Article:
This question has been in my mind for a while, and when I set out to write this post I thought I had my answer. I’m Catholic, though not devoutly so, and I also respect and understand science. I had started to believe that, especially when you get into high-level topics, science is just as inaccessible to the average person as religion. So, doesn’t science require faith? Faith in both the scientists themselves, and the theories and laws we’ve all been taught?
Physicist Stephen Hawking recently released The Grand Design, a discussion of the beginning of the universe, which he wrote with fellow physicist Leonard Mlodinow. The authors have caused a bit of a stir by their assertion that a god or supreme being is not necessary for the creation of this universe, or any other. They posit that the laws and theories of science as we know it allow for universe creation to, for lack of a better term, just happen. It’s difficult for me to address this new argument, because I don’t understand many of the theories, including M-theory, they are talking about. So, I have to go simpler.
Most of us learned about the Big Bang theory in school. Does any layperson actually understand it? Or did we just believe it because scientists, who are smarter and more in-tune with the universe than we, told us so? There is nothing I or anyone else I know have ever seen that would allow us to believe that the Big Bang happened. In other words, it’s impossible to prove, in the decidedly non-scientific way that many of us go about making decisions. But, don’t we all just take the Big Bang at face value? If so, why?
Even if the Big Bang were true, what happened before the Big Bang? Some scientists think that the creation of our universe was caused by the collapse of the previous one. (Of course, I still want to know what came before that.) Still, it appears that the Big Bang, while still being just a theory, is taken as true by scientists, who then conduct research of increasing complexity to explain and support it.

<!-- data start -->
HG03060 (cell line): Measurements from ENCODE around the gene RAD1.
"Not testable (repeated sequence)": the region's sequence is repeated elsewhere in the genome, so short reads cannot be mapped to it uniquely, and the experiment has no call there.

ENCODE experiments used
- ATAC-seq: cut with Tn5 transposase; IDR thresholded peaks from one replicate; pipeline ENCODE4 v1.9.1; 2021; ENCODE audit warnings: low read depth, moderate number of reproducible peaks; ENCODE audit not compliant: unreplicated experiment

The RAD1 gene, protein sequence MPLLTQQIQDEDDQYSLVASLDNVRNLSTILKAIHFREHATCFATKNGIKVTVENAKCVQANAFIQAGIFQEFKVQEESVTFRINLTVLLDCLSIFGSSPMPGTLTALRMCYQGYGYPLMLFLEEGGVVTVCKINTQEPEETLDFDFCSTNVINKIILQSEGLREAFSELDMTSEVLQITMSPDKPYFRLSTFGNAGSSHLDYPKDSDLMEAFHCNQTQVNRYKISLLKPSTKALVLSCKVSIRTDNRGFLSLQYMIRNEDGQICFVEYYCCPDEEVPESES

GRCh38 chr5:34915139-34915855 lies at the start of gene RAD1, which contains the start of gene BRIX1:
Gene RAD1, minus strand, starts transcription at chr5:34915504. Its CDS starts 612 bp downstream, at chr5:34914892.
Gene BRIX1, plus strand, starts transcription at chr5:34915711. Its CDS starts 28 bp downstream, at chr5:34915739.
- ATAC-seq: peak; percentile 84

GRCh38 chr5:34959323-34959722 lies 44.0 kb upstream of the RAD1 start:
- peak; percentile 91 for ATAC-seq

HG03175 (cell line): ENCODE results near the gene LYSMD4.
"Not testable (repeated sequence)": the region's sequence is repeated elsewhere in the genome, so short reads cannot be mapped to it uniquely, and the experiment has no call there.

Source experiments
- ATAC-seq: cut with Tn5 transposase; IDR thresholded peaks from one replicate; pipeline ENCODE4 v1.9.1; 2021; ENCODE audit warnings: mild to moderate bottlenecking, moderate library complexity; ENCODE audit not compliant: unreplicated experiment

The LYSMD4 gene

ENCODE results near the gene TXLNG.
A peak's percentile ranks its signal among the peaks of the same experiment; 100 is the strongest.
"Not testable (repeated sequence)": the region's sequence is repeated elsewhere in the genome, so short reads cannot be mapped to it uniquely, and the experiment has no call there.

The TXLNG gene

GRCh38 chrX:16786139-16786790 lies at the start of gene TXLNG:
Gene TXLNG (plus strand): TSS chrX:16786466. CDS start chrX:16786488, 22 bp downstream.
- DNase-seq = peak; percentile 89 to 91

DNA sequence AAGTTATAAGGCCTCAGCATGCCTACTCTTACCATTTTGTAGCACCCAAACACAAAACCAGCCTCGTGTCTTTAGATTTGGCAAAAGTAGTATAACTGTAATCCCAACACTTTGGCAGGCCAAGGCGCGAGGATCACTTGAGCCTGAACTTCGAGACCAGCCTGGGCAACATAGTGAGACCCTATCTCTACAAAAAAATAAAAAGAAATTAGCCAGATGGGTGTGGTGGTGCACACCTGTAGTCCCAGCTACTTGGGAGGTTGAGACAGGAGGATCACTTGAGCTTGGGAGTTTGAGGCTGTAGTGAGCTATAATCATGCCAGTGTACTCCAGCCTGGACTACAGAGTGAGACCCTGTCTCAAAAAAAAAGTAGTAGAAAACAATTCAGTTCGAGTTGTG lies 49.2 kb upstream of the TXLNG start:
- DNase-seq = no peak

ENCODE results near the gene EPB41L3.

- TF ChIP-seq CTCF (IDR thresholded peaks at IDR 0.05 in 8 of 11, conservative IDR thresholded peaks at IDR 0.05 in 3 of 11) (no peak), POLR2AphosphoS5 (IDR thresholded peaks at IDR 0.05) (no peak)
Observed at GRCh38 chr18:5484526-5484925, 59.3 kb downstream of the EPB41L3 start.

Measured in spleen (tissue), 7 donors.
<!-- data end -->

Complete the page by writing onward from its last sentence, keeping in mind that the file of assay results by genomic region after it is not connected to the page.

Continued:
How is this different than religion? After all, the farther back in the universe’s history you go, the more obtuse and theoretical the science becomes. How can anything, much less an entire universe, come out of nothing? Applying both my observational knowledge, as well as what I’ve learned in the past, I don’t understand the creation of the universe. I remember learning the law of conservation: matter cannot be created or destroyed. (Apparently this law doesn’t always apply, and in trying to understand its exceptions, my brain broke a little bit and I had to back off.)
How, too, do we reconcile the fact that clergy were the scientists for a long time? (Did you know the Big Bang was proposed by a Roman Catholic priest?) The Catholic Church has long been a proponent of the Big Bang theory, as it lines up well with the Biblical story of creation out of nothing.
Even Albert Einstein, who most people consider to be one of the most important scientific minds of the modern age, described himself as religious when asked point-blank by a non-religious person. His words in the quote below get at what I’ve been struggling to articulate for several hundred words now.
Try and penetrate with our limited means the secrets of nature and you will find that, behind all the discernible concatenations, there remains something subtle, intangible and inexplicable. Veneration for this force beyond anything that we can comprehend is my religion. To that extent I am, in point of fact, religious. (Source)
All we want, as intellectual beings, is to understand the universe. Religion has, for millennia, sought to explain everything about our world to those who have struggled to understand it. Religion and science walked hand in hand, for better and for worse, for centuries. Today, both still exist, and while they don’t always conflict, their followers often do.